All these gorgeous blueberries, and wouldn't it be fabulous to keep some of the beautiful summer morsels for enjoying in the dead of winter? Freezing blueberries is a perfect way to do this, and here's a method that maximizes flavor, freshness and ease of use later on.
'Cause who wants to stand guessing over a frost-bitten solid lump of icy unidentifiable freezer spooge?
Choose ripe but still firm fruit.
Pick out any overripe or mushy berries at each stage of this process.
Assemble your fruit, a large bowl and a strainer that will fit inside the large bowl.
Top Tip: For less aesthetically pleasing, non-photo berry washing I use the bottom bowl and strainer of a salad spinner.
Fill the bowl half-full of water, and gently place some of your fruit in the strainer. You want to give the berries plenty of room to move, so don't overcrowd them. My rule of thumb is to only have a few layers of berries in the strainer at any one time. Dip the strainer in the bowl, until the berries float up in the water, and give some gentle swirls. Use your hands to move the berries around, separating stems and other detritus from the berries themselves.
Let them soak for a few minutes, then swish again.
Gently raise the strainer and allow the berries drip off for a few minutes, shaking gently to help the process along.
Pour onto a kitchen towel or paper towel, forming a layer only one berry deep, to minimize drying time. If you have an industrial quantity of berries, clear off your largest counter, overlap a bunch of kitchen towels, and spread them out there.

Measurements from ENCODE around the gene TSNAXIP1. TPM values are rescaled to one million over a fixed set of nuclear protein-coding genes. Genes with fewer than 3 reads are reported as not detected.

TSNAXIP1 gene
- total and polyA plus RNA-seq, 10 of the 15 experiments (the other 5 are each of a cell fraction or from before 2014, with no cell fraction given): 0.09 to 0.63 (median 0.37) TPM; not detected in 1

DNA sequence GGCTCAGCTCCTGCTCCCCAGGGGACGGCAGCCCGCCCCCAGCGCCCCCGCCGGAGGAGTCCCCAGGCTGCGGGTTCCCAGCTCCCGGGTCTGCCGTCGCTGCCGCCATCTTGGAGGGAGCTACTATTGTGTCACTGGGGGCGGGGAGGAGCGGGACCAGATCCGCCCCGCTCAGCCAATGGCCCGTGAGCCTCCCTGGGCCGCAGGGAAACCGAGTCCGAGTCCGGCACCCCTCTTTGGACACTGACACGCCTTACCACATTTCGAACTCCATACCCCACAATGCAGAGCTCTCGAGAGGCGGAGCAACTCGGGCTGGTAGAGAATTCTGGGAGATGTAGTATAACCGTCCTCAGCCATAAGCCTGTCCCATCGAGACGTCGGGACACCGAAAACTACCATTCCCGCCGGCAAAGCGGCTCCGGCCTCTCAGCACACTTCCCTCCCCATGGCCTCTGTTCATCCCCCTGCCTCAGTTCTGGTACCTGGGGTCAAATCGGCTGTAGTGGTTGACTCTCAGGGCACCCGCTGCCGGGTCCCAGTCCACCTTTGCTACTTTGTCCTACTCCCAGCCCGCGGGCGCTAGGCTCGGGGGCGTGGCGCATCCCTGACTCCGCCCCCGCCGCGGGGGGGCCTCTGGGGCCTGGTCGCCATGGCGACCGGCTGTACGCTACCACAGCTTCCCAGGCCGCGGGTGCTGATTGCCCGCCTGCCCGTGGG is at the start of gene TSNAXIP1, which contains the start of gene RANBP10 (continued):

Top Tip: Blueberries bounce like nobody's business. Pour gently.
Allow them to air-dry without much jostling, and make another pass for any errant stems or mushy berries.
Now, while the berries are drying, go have a hunt around. You need to find rimmed baking sheets or pans that fit on your freezer shelves, and shelf space to fit them in. Sometime I am lucky and I can clear off a whole shelf, sometimes I stack haphazardly.
You may require more than one pan, and here's a special trick of mine - stack the pans up from smallest to largest, and that way they will pile on top of each other easier.
If you have two pans of similar size, you can place a cooling rack between them and continue stacking merrily.
You may want to test out some configurations of pans and racks on shelves before the actual implementation, like a kitchen-based game of Jenga. Also, it gives you a great excuse to spend some quality time with your head in the freezer, which is always welcome this time of year when it's 100 outside.
When the berries are completely dry, which could take 30 minutes or up to a few hours, depending on the volume of berries, spread them out on the rimmed baking sheets or baking pans that you have pre-identified as fitting into your freezer.
Make the berry layer only one berry thick.
Now let them enjoy their deep-freeze arctic vacation undisturbed for at least 12 hours, and up to 48 hours if you just shoved loads of berries in the freezer.
They should be little blue pucks of berry ball-bearings when they are completely frozen.
Using a spatula, or your fingers if you like cold fingers, scrape up the berries. If they were completely dry, and not mushy, and are now completely frozen, this should be easy-peasy.
Transfer berries to a freezer ziplock bag, label and date, and store. I put 3 or 4 cups of berries in a quart-sized bag.
Top Tip: You can also use this technique with blackberries, raspberries, or even strawberries.
You can deploy these berries straight from frozen into smoothies, muffins, cakes, breads, pancakes, sprinkled on yogurt or on ice cream, or eaten out of hand as cooling summer fruity frozen poppers.